Was riding the cobbles of Paris-Roubaix really a good idea?

I don't do cobbles ... until I did do cobbles. It was a wonderful but probably one-time-only experience.

Don’t miss out on the latest CyclingTips updates.

Jump To Comments

This article was written quite a bit later than I had originally planned because my elbow suddenly stopped working. I couldn’t even lift a cup of tea, or work on the computer for that matter. How come, you ask? Well, I, at 43 years of age, on the heavy side, and not in great physical shape, decided that riding some of Paris-Roubaix would be a good idea. Was it? Maybe. Did my body enjoy it? Not in the least. 

“That’s normal,” says my Eurosport colleague and 2004 Paris-Roubaix winner Magnus Bäckstedt when I complain about the side-effects a week after my ride. “I always had tendinitis after racing Roubaix. Many riders needed to go to the physio or osteopath afterwards.” 

That’s the sort of information I would have been interested in before my ride. But no, before I started this rather idiotic venture, Magnus told me many times how fun it was, that I should really try it, and that it would create insights that could really benefit my commentary work and enhance my – already rather huge amount of – respect for the riders. 

My Roubaix-winning colleague taking glory in 2004.

Until recently I didn’t really care about Classics. Grand Tours were my thing, and riders like Miguel Indurain, Lance Armstrong (yes), Alejandro Valverde (still), and Alberto Contador were my heroes as a new fan of the sport in the ’90s and ’00s. Classics? Nah, stupid. I never even saw that race Magnus won. 

That changed when Niki Terpstra won Paris-Roubaix in 2014 and I got to be in Roubaix the year after. Now Paris-Roubaix is the highlight of my cycling year. But attempting cobbles myself? “I don’t do cobbles,” is what I often told Magnus when we worked together on Eurosport x GCN. “I am a smooth surface kind of girl.” 

So why did that change? Honestly, I don’t know. The idea of riding uneven surfaces still fills me with fear. I am not the world’s most amazing bike handler, I’m quite often fearful of things that might happen, especially crashing because it would mean the end of my cycling. And with my cornering skills it’s frankly just better for the safety of other people that I ride on my own.

But one day that smell of spring was in the air and I had just ridden a wonderful mountain and felt overly confident. I decided I would do cobbles. ‘Face the fear’, is my motto.

Chris is an American who lives in the Netherlands. He built my bike, became a friend, and he also knows every cobbled road in that desolate part of northern France. He is a bit crazy about Roubaix and can’t stop talking about how awesome riding on cobbles is. So, we decided he would be my guide.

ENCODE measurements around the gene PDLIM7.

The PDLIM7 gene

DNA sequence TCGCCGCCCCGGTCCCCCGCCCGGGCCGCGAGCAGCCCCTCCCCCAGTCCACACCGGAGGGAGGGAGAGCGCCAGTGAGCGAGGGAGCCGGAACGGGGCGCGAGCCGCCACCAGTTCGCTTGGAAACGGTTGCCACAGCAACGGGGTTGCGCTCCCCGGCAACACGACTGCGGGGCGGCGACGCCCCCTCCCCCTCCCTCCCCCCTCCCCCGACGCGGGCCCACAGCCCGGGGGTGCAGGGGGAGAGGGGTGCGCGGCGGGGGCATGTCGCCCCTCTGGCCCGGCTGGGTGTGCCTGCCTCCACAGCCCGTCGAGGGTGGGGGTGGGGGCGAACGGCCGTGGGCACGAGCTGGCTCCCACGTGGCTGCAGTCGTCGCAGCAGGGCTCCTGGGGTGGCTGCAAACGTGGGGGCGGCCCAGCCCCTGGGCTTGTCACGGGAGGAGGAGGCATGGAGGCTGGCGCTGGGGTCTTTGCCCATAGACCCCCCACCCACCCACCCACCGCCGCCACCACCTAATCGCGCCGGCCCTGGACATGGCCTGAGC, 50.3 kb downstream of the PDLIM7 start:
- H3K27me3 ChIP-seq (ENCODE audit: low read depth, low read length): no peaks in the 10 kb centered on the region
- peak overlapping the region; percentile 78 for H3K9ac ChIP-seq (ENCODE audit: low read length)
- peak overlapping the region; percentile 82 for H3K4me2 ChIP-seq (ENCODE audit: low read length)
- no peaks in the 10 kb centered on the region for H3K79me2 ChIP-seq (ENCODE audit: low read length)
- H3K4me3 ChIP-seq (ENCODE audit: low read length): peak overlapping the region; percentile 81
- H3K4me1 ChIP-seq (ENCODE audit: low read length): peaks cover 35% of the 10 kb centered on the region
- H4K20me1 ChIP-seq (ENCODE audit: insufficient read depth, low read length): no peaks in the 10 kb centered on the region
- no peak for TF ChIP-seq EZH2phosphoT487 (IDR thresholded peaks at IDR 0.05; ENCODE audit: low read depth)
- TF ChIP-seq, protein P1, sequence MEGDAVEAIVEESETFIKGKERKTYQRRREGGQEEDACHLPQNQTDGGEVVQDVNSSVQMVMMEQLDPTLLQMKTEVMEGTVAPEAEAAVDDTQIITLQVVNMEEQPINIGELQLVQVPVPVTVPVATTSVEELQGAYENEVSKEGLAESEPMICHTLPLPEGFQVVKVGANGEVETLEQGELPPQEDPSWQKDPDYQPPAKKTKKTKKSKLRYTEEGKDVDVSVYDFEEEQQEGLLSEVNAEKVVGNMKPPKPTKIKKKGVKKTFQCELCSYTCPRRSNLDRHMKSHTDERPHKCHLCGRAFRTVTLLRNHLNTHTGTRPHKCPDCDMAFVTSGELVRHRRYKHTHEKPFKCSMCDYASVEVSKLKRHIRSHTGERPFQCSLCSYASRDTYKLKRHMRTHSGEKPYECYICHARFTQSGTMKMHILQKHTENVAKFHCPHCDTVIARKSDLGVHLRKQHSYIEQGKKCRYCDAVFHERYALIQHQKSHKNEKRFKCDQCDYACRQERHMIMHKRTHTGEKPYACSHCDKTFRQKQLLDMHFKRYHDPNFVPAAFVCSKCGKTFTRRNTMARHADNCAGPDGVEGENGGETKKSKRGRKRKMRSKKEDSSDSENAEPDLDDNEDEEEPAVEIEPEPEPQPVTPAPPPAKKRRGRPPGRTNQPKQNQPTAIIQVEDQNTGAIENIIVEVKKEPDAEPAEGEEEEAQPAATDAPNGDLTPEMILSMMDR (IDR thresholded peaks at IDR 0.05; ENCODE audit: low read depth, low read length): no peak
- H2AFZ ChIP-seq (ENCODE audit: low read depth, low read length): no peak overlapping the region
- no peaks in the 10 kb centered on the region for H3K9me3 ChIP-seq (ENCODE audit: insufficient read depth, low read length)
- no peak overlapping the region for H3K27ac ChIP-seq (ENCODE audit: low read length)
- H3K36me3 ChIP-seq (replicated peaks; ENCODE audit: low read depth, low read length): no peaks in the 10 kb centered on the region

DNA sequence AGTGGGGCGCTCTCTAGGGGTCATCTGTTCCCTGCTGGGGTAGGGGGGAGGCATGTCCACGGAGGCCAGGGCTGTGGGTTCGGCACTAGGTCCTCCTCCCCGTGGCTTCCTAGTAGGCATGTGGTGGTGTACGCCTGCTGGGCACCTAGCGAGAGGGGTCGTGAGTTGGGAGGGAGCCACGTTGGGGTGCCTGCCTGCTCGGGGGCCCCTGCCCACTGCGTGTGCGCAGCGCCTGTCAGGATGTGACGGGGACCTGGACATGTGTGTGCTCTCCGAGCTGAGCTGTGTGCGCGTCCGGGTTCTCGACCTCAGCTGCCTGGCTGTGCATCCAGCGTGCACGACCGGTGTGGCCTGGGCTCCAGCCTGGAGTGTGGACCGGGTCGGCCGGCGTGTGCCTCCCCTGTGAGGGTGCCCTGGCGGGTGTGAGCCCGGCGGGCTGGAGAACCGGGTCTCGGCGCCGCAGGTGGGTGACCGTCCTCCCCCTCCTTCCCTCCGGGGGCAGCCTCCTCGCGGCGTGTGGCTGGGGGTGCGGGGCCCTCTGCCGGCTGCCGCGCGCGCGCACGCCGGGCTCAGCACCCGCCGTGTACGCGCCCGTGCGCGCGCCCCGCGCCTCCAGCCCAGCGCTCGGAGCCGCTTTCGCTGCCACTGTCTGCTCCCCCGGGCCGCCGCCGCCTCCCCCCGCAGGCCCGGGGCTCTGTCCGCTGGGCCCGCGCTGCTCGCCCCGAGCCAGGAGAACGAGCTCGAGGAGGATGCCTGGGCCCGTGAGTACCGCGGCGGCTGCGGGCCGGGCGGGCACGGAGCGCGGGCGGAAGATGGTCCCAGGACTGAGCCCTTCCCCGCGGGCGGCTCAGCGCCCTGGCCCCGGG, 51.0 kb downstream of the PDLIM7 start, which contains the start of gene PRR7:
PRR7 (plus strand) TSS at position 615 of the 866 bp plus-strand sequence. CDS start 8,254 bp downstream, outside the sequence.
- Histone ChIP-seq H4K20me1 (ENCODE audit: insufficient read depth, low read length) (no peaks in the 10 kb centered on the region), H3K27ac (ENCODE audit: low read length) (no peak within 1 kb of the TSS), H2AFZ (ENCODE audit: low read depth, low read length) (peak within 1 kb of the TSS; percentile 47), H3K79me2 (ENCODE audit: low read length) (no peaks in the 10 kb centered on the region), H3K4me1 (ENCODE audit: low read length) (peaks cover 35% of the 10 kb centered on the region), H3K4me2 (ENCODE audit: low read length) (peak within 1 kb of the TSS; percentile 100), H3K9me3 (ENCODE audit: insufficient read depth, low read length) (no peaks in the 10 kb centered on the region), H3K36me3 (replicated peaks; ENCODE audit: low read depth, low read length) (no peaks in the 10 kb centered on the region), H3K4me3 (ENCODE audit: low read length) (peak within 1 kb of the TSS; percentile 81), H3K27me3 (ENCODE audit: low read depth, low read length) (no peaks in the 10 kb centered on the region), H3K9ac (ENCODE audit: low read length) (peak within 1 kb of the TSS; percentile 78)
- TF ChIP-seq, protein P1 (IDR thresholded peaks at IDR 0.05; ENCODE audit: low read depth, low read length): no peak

Huge tires incoming. It’s not my favorite look but it’s functional.

We met just outside Orchies, across the road from the cobbled sector with the same name. It was warm for March and my first time in shorts this year. Chris brought some wheels for me that basically made it impossible to crash, he said. My own Trek Domane fits 38 mm tires and that’s what Chris set me up with. Mounted on the Zipp 353s he brought along were tubeless 38 mm Panaracer Gravel King slick tires. I weigh 102 kilograms so two bars (about 30 psi) would be both comfortable and relatively fast. 

I normally ride on 30 mm tires so the 38 mm made turning corners a bit awkward but I quickly got used to it. I was nervous about the challenge ahead. We would do a 60 km ride including a few sectors that are part of the actual race. 

I had asked for some advice from my Roubaix-winning colleague and the most important piece I got was to stay upright, hold your handlebars, and stay in the middle. There was no advice on how to be less scared but maybe I shouldn’t have asked for that from someone who’s actually won Paris-Roubaix. 

We inched closer to the first sector. Straight ahead was the worst part of road I have ever witnessed but thankfully we went left and not straight ahead. I was relieved I had dodged that bullet. Chris had found a beginner’s sector for me to try: reasonably good cobbles and no turns. I must also add that there was no sign of any precipitation whatsoever, so I had it easy. Apparently. 

Extremely happy brave face after 300 metres of cobbles without crashing.

Bousignies à Millionfosse is 1.4 km long and not part of Paris-Roubaix, although it is included in this year’s Tour de France. I breathed in and hit the cobbles. Despite my aim to not cramp up, I cramped up big time. This is a good place to mention that I once broke a rib keeling over in some sand next to a bike path while riding at 9 km/h. I am not a good bike handler. 

I remembered Magnus’s advice: to place my hands on the top of the bars and not on the hoods. This way I would have more control, but my only instinct was to hit the brakes when I went faster than walking pace. Chris had a cobbles-free escape route ready but I had already told Twitter and everyone around me I was doing it so I couldn’t go back. I breathed in, took a picture with a brave face, and told myself I wanted to overcome fears and went on with it.